You jump into your car, prepare for your morning commute and when you turn the key to start the ignition – nothing happens. Another attempt – nothing. It looks like you have a dead battery to deal with. Whether you are a new driver or have years of experience under your belt, a dead battery is difficult.
For many, a dead car battery can give you a phone call help along the way company. It is important to note that this can be easily resolved, saving you time and money. With a set of jump ropes and a spare tire, you can be back on the road in minutes. Read on for step-by-step instructions on how to properly use jump ropes if this happens to you.
Step 1: Setup
The first step is to make sure that the car with the dead battery, and the car you are using to jump it, are facing each other. It is also important to make sure that for vehicles with manual transmissions, you stop the vehicle from engaging. For automatics, you’ll want to park the car. Finally, be sure to turn off both vehicles and apply the parking brake.
Step 2: Connecting the Cables
When handling jumper cables, remember that their function is to transfer electricity from one vehicle to another. When one side is connected to the car battery, do not touch anything with the other side except the appropriate target. It is recommended that you wear goggles to protect your eyes from damage. Wiring may seem daunting at first but with a little knowledge, it can be surprisingly easy. Here’s what you need to know:
- When you open the door of any car, you should find the battery boxes. Locations may vary depending on the vehicle’s make and model, so it’s a good idea to refer to your manual.
- Always make sure you can find the positive and negative positions on the battery itself. These are seen as “+” and “-” or red and black colors.
- Make sure you connect the red cable to the positive terminal on the dead battery. Next, connect the other red cable to the positive terminal on the car’s working battery.
- When the red strings are combined, you can go to the black strings. Connect one black cable to the battery of a working car.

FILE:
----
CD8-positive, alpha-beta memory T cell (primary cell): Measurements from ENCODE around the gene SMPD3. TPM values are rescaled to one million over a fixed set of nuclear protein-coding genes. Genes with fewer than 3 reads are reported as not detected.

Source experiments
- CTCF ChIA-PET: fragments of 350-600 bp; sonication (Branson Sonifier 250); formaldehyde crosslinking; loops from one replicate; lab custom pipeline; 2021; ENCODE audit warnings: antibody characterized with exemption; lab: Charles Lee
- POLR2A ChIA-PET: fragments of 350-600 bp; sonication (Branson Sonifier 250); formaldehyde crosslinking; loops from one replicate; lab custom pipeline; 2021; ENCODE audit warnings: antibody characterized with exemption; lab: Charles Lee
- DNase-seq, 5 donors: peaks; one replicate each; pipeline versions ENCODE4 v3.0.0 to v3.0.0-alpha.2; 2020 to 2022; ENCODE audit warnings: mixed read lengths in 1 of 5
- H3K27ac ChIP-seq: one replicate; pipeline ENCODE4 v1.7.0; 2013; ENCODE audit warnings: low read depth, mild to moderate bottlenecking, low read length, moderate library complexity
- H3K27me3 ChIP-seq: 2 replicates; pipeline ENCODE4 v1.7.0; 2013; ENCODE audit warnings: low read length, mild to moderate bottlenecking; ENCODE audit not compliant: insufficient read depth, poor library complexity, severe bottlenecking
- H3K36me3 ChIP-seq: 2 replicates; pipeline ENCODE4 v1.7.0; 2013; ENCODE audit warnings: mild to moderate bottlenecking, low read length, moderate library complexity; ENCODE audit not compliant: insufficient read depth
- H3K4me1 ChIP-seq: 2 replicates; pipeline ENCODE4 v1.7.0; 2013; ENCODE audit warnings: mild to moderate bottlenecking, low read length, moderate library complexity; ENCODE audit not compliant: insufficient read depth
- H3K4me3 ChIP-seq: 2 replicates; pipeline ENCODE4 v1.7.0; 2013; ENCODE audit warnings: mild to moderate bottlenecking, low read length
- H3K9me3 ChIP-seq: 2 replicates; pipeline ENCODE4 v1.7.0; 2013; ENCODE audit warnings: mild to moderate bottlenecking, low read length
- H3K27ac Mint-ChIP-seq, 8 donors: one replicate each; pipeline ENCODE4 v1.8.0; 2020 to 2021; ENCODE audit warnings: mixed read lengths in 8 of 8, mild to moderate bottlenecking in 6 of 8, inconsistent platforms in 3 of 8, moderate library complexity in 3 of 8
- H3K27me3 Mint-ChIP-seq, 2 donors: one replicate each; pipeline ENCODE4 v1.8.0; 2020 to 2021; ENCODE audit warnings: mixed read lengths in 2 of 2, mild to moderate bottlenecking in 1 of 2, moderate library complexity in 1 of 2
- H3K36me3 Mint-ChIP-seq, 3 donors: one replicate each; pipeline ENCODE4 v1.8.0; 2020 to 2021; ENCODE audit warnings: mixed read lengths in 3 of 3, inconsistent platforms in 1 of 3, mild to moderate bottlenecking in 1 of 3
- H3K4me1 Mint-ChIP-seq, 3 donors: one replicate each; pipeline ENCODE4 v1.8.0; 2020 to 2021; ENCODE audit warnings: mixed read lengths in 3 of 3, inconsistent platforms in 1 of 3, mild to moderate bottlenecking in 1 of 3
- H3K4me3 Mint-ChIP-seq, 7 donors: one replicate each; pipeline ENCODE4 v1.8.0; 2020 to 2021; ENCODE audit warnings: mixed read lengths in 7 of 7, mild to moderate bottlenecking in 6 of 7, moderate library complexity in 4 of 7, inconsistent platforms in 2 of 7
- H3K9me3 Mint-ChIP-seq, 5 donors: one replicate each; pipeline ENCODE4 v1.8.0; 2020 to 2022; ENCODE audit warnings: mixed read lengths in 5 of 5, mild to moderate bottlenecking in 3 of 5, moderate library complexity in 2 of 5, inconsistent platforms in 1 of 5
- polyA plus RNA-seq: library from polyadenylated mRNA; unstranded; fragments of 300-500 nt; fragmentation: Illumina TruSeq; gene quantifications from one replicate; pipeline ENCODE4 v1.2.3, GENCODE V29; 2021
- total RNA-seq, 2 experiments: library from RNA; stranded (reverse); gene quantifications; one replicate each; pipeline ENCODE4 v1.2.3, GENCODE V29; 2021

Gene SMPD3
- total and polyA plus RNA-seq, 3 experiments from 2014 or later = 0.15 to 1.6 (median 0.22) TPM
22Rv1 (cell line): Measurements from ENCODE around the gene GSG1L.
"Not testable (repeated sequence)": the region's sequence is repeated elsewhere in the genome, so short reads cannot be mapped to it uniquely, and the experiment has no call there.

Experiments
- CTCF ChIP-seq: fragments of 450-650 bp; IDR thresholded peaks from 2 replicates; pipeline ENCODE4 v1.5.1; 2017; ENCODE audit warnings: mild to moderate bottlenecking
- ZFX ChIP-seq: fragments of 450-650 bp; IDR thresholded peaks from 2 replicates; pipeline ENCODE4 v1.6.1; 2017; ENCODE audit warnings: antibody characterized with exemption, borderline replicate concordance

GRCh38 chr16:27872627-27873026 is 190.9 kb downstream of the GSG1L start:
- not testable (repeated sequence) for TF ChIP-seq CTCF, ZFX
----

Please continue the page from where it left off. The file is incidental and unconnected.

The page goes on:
- Do not connect the black terminal block to a dead battery. Instead, you will attach it to a nut, bolt, or unpainted metal on the vehicle.
Step 3: Let It Deliver
To start charging a dead battery, you need to start the car. Be sure to let it run for anywhere from 30 seconds to a minute. Keep in mind the age of the dead battery as it may take more than a minute or two for the connection to work properly. Older batteries take longer to charge.
Step 4: Attempting to Activate a Dead Battery
To see if the dead battery has been charged, try starting the car. If it doesn’t work right away, it may take a few minutes to get worse. You may need to try again lightly
revising a working car engine. If that doesn’t work, now is the time to call your roadside assistance company, as they may need to come and help you in person.
Step 5: Fasten the Strings
When reviving a dead car, you will want to turn off both cars and disconnect the cables that were used. Be careful not to touch the metal parts, especially if some are still attached to the car.
Step 6: Drive to Upgrade
At this time, you should be ready twalk slowly to drain your battery. Once the car starts running, the alternator will charge the battery and ensure that it is not die again as soon as you turn it off.
As always, we know that safety should be our top priority. Keeping a
car safety equipment may be useful when supplied with a dead battery. For more information on what to keep in your car safety kit, check out the link below!